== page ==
Employee stock options, or ESOs, represent one form of equity compensation granted by companies to their employees and executives. They give the holder the right to purchase the company stock at a specified price for a limited duration of time in quantities spelled out in the options agreement.
ESOs represent the most common form of equity compensation. In this tutorial, the employee (or grantee) also known as the “optionee”, will learn the basics of ESO valuation, how they differ from their brethren in the listed (exchange traded) options family, and what risks and rewards are associated with holding these during their limited life. Additionally, the risk of holding ESOs when they get in the money versus early or premature exercise will be examined.
In Chapter 2,we describe ESOs at a very basic level. When a company decides that it would like to align its employee interests with the aims of the management, one way to do this is to issue compensation in the form of equity in the company. It is also a way of deferring compensation. Restricted stock grants, incentive stock options and ESOs all are forms equity compensation can take. While restricted stock and incentive stock options are important areas of equity compensation, they will not be explored here. Instead, the focus is on non-qualified ESOs.
We begin by providing a detailed description of the key terms and concepts associated with ESOs from the perspective of employees and their self interest. Vesting, expiration dates and expected time to expiration, volatility pricing, strike (or exercise) prices, and many other useful and necessary concepts are explained. These are important building blocks of understanding ESOs – an important foundation for making informed choices about how to manage your equity compensation.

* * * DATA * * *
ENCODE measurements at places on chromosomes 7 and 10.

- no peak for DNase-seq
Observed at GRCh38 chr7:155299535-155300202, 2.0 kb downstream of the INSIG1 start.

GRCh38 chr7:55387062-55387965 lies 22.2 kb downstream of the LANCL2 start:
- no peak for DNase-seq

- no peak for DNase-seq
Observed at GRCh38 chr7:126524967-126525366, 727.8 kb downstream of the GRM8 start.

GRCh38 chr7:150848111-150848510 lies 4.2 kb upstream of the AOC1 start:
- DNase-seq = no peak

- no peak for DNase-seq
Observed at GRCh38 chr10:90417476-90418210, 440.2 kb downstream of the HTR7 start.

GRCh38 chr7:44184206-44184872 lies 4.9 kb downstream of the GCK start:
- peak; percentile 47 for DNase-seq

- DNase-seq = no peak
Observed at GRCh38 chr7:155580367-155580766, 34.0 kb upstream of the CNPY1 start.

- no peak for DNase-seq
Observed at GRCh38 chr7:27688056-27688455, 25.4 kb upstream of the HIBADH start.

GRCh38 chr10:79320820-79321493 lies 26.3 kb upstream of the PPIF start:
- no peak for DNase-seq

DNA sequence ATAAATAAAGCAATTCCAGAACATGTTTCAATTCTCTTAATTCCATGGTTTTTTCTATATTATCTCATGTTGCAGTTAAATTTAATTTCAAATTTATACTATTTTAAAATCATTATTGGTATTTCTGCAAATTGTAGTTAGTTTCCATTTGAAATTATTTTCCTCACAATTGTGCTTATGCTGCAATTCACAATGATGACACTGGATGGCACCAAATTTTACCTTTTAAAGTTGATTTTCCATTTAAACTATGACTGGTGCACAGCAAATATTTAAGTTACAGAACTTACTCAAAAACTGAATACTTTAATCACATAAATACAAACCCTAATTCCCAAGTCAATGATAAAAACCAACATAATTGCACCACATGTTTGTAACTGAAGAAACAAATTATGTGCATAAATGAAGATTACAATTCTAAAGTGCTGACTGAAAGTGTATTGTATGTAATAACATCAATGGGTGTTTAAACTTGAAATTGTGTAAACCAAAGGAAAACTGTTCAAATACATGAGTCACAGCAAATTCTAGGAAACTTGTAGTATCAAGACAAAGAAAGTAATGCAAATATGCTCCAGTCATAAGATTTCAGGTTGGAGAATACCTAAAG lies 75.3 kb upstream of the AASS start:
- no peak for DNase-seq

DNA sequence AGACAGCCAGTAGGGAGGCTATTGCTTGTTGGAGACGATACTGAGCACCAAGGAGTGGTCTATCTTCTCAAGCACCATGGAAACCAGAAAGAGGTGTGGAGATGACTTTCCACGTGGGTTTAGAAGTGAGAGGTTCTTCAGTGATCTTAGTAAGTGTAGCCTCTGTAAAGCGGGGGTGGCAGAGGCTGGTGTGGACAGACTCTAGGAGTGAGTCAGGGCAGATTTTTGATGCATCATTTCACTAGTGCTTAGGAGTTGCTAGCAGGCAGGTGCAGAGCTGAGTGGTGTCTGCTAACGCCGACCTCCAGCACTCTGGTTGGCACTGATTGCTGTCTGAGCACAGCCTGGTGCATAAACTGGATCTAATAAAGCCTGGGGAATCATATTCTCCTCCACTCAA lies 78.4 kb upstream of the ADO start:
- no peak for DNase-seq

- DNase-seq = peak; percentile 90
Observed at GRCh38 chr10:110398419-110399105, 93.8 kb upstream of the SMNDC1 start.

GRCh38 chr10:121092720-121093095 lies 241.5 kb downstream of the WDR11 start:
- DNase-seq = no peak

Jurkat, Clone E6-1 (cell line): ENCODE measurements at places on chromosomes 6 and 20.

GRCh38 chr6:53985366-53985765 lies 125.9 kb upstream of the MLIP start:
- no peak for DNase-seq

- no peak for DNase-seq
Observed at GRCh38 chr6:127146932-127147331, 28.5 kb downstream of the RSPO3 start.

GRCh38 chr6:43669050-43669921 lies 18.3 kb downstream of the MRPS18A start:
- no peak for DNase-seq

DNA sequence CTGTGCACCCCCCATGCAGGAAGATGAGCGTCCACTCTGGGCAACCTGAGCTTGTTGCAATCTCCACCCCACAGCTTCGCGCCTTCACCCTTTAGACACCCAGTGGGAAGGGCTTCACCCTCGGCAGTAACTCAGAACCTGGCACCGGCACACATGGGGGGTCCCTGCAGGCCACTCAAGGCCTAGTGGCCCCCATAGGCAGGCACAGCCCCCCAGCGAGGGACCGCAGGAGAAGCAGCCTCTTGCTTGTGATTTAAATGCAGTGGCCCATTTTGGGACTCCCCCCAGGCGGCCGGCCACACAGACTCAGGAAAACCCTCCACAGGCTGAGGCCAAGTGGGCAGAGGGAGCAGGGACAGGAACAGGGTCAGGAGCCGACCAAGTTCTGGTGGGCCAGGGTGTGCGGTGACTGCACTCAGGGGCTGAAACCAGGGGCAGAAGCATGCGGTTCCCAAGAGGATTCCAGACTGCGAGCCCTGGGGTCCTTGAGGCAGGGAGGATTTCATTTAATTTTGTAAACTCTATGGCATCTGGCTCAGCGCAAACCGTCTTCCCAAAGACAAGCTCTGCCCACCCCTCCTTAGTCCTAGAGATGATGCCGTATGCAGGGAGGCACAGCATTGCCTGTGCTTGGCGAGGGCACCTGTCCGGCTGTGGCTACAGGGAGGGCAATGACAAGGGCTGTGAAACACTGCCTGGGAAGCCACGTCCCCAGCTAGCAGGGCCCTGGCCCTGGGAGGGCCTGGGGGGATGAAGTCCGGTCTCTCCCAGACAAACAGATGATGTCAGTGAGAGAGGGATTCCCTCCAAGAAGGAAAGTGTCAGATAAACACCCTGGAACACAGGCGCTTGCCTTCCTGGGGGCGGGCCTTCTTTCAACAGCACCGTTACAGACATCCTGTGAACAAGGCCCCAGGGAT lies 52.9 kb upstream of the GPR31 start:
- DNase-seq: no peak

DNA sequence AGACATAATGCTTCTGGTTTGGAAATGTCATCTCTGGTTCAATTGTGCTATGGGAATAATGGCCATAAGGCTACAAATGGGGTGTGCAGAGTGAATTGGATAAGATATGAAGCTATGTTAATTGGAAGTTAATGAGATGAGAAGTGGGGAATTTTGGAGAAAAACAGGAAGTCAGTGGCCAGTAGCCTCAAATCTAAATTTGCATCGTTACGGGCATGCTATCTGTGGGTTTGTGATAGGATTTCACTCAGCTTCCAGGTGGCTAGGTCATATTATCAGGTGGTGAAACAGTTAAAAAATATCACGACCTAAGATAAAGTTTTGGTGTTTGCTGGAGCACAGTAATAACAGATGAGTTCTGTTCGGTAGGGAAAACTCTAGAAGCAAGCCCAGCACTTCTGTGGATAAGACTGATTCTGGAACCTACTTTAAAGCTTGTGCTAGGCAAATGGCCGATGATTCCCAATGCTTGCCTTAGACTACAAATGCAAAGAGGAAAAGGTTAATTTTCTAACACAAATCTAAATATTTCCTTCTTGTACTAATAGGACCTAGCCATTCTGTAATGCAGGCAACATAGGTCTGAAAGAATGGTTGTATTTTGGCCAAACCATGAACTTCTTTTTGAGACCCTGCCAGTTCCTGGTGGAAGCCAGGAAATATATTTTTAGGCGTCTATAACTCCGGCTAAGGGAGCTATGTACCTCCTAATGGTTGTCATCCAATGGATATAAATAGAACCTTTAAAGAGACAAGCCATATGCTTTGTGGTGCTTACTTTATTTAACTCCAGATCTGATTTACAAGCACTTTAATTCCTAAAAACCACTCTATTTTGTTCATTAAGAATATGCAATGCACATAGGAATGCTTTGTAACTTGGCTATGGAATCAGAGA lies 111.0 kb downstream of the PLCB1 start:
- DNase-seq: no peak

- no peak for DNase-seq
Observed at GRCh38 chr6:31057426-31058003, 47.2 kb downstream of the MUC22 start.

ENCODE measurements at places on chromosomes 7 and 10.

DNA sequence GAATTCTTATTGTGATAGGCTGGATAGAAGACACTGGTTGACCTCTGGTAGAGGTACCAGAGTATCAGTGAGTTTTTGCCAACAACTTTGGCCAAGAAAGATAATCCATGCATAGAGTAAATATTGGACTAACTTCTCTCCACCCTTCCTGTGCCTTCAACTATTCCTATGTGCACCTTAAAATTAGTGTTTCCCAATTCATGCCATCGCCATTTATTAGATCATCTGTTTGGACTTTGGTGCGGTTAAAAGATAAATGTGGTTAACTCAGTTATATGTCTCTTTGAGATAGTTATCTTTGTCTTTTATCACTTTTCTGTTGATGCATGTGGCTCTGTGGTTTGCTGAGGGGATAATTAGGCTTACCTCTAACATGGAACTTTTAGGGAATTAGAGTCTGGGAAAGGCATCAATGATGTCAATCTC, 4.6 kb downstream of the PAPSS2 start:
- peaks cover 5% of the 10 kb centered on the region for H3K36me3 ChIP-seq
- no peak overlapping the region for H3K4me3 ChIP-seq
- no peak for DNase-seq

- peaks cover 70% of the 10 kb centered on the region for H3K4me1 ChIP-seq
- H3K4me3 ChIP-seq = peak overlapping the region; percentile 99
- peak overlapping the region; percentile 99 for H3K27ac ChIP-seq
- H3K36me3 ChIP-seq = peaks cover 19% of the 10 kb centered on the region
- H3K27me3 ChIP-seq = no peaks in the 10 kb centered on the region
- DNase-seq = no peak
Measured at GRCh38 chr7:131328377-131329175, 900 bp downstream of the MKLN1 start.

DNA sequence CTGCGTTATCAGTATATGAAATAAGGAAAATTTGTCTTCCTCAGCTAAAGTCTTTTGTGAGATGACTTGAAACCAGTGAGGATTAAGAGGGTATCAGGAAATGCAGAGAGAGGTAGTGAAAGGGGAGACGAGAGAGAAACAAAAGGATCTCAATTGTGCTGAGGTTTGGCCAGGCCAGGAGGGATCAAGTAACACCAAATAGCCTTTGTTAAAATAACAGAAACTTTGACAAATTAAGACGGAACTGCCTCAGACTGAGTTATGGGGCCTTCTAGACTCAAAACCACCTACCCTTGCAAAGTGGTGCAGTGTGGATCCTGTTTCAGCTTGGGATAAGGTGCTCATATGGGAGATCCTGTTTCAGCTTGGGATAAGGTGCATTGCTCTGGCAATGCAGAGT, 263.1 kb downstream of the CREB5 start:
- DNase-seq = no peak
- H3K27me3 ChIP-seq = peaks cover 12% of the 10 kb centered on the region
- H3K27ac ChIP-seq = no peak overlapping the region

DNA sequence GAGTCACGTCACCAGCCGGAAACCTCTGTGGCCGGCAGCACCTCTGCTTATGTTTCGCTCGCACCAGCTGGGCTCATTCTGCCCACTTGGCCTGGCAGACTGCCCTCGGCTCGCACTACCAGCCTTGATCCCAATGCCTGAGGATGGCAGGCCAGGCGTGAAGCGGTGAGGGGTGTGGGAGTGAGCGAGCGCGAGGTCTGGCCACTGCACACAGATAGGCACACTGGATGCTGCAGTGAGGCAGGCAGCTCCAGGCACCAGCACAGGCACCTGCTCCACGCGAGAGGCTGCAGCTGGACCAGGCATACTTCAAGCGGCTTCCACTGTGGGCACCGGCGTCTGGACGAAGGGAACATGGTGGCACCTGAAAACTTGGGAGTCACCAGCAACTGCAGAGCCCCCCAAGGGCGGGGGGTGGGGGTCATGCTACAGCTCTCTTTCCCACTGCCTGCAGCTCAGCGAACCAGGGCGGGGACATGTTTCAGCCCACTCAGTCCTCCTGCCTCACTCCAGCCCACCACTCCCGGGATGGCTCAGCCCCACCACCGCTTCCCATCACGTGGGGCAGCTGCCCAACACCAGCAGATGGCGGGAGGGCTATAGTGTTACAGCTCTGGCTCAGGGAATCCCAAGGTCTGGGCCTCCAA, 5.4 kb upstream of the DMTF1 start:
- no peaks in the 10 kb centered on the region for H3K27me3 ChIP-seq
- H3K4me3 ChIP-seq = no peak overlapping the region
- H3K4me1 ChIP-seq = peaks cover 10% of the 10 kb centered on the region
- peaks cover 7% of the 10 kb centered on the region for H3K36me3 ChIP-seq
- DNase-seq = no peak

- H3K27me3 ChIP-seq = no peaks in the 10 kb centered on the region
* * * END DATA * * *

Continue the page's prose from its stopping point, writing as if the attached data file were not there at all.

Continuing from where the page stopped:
ESOs are granted to employees as a form of compensation, as mentioned above, but these options do not have any marketable value (since they do not trade in a secondary market) and are generally non-transferable. This is a key difference that will be explored in greater detail in Chapter 3, which covers basic options terminology and concepts, while highlighting other similarities and differences between the traded (listed) and non-traded (ESO) contracts.
An important feature of ESOs is their theoretical value, which is explained in Chapter 4. Theoretical value is derived from options pricing models like the Black-Scholes (BS), or a binomial pricing approach. Generally speaking, the BS model is accepted by most as a valid form of ESO valuation and meets Financial Accounting Standards Board (FASB) standards, assuming that the options do not pay dividends. But even if the company does pay dividends, there is a dividend-paying version of the BS model that can incorporate the dividend stream into the pricing of these ESOs. There is ongoing debate in and out of academia, meanwhile, about how to best value ESOs, a topic that is well beyond this tutorial.